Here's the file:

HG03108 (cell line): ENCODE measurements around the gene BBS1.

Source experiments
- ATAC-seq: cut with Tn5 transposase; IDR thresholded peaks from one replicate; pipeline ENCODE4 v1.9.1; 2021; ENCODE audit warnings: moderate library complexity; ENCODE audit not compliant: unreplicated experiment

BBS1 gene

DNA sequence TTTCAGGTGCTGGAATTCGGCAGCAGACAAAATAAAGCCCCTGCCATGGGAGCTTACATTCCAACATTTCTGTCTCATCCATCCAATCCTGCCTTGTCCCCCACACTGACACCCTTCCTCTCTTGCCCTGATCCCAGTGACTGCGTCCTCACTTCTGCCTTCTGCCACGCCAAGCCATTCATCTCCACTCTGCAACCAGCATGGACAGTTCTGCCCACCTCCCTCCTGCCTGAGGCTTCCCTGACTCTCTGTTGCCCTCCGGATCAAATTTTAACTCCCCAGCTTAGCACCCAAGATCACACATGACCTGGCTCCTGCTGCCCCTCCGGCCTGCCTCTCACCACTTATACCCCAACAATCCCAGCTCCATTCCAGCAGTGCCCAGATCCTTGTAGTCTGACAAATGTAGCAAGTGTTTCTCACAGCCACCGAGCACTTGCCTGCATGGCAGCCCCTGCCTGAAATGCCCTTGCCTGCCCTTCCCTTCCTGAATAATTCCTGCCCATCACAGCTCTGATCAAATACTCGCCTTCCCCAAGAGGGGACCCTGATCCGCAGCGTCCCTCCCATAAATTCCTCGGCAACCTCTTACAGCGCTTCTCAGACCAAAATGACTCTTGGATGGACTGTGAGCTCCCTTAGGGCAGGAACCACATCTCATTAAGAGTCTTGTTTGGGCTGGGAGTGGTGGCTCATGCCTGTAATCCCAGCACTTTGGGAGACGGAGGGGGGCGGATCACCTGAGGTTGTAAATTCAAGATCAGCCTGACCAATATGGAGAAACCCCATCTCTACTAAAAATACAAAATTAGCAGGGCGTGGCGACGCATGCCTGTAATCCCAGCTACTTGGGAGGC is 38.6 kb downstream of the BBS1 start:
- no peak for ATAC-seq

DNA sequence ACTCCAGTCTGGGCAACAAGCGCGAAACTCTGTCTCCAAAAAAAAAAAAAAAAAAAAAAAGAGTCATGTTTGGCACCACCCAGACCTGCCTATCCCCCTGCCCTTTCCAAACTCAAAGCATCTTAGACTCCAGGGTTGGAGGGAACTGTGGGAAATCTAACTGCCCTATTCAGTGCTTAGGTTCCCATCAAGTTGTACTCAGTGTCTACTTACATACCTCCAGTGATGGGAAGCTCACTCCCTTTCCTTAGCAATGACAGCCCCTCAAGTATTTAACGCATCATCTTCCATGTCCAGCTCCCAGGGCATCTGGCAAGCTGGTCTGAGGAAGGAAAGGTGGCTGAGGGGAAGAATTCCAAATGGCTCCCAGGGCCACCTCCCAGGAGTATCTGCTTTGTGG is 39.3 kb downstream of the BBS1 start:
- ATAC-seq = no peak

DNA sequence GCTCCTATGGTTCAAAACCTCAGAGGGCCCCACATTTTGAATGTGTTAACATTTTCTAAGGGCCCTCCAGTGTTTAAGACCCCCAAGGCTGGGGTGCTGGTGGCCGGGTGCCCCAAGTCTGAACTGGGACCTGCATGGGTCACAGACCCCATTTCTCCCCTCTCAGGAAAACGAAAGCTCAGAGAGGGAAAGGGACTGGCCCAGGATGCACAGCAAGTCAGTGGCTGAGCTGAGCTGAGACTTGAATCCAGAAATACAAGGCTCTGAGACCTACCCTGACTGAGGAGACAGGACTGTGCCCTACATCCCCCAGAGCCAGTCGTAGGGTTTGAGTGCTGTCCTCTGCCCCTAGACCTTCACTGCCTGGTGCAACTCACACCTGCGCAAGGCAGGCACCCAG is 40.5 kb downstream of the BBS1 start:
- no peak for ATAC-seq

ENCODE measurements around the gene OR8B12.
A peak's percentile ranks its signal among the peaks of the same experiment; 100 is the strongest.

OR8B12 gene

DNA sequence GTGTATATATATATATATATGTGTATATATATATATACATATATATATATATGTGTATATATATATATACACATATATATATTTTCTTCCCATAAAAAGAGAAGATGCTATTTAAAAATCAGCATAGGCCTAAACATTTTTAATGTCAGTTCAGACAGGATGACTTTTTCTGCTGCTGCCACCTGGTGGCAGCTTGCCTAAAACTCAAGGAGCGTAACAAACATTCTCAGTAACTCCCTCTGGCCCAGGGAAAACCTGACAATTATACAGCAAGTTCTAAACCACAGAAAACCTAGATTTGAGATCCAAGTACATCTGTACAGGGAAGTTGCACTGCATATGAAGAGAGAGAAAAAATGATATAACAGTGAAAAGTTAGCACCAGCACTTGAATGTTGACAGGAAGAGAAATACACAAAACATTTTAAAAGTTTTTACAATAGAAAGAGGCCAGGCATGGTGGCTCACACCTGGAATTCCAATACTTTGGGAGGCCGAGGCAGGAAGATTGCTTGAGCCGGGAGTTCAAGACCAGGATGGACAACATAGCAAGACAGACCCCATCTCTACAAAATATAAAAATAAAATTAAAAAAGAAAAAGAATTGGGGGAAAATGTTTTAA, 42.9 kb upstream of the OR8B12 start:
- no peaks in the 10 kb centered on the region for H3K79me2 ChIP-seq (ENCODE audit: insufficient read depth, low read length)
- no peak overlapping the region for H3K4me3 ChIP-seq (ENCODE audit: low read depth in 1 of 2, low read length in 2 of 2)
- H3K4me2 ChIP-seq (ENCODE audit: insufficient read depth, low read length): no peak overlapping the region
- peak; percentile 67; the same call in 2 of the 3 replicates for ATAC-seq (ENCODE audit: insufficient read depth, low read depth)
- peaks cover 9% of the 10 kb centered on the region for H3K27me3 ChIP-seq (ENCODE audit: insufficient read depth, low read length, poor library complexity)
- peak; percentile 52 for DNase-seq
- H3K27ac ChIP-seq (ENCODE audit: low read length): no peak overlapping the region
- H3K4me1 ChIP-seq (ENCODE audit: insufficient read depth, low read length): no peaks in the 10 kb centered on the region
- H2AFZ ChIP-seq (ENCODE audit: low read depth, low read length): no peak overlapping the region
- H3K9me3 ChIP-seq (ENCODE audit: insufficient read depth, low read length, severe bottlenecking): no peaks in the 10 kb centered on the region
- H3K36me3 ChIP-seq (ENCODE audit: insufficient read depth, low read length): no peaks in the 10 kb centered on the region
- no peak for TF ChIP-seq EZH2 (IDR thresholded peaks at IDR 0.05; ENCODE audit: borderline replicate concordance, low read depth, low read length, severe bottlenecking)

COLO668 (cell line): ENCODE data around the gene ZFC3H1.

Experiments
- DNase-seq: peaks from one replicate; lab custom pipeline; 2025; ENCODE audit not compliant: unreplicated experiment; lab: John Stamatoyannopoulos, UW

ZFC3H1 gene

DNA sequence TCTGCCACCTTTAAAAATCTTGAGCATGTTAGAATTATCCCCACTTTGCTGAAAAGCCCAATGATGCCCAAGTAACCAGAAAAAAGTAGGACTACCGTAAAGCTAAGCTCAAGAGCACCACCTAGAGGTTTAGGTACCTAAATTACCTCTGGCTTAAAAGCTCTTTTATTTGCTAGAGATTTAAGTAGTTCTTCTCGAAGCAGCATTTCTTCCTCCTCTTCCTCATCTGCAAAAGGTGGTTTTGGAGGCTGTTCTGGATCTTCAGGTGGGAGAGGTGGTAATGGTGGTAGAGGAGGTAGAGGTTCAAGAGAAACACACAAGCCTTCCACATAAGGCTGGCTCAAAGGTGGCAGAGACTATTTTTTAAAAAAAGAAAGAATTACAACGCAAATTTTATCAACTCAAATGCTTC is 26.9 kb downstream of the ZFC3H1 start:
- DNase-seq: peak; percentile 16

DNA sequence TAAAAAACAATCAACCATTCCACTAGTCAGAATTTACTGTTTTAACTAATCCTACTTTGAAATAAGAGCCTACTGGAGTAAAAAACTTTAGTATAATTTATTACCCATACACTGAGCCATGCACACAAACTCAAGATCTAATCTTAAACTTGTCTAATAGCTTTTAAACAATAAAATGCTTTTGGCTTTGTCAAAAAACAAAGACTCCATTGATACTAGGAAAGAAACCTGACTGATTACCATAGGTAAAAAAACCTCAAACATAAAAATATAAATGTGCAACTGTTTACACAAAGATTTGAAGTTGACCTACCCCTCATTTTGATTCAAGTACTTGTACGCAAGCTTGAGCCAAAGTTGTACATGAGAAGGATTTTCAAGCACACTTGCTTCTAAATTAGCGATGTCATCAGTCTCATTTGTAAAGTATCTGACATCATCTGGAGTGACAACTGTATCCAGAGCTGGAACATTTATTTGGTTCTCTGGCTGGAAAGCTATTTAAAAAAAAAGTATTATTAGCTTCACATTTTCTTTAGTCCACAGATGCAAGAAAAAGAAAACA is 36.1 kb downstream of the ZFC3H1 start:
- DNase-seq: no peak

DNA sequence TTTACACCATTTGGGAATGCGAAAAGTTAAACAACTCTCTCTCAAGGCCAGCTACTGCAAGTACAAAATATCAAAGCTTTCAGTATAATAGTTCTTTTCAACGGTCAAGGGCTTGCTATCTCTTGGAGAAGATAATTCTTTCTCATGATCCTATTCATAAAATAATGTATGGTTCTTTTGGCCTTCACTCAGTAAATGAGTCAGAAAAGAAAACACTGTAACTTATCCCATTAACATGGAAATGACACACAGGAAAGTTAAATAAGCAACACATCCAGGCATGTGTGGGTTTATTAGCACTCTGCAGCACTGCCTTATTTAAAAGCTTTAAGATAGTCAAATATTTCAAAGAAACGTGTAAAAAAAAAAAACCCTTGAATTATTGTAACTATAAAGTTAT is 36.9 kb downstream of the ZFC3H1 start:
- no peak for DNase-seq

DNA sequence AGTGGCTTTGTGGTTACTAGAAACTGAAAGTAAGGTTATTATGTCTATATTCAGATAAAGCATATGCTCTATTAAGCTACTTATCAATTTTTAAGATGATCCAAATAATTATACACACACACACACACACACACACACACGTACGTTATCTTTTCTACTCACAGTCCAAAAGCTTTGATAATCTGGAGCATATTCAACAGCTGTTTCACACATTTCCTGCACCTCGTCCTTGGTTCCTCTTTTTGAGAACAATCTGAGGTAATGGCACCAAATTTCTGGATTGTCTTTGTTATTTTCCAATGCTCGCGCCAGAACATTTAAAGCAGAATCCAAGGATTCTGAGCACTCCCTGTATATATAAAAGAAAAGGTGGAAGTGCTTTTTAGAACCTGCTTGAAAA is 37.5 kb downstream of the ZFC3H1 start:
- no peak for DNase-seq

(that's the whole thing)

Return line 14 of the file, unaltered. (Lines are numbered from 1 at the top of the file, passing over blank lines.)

DNA sequence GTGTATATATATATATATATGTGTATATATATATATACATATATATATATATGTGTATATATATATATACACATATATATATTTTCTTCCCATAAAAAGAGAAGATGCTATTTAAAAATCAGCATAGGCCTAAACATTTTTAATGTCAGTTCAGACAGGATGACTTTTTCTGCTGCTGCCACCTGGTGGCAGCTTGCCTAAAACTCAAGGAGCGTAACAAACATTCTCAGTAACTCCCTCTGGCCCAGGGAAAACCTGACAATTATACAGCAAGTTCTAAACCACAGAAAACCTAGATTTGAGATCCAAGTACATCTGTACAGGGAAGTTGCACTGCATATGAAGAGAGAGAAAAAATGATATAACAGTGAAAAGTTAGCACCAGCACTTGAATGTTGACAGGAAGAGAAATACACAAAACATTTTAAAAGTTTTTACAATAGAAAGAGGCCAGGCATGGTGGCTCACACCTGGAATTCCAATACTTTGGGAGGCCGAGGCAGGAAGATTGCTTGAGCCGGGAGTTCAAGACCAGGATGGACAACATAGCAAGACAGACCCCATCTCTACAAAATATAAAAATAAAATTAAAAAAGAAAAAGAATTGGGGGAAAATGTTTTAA, 42.9 kb upstream of the OR8B12 start: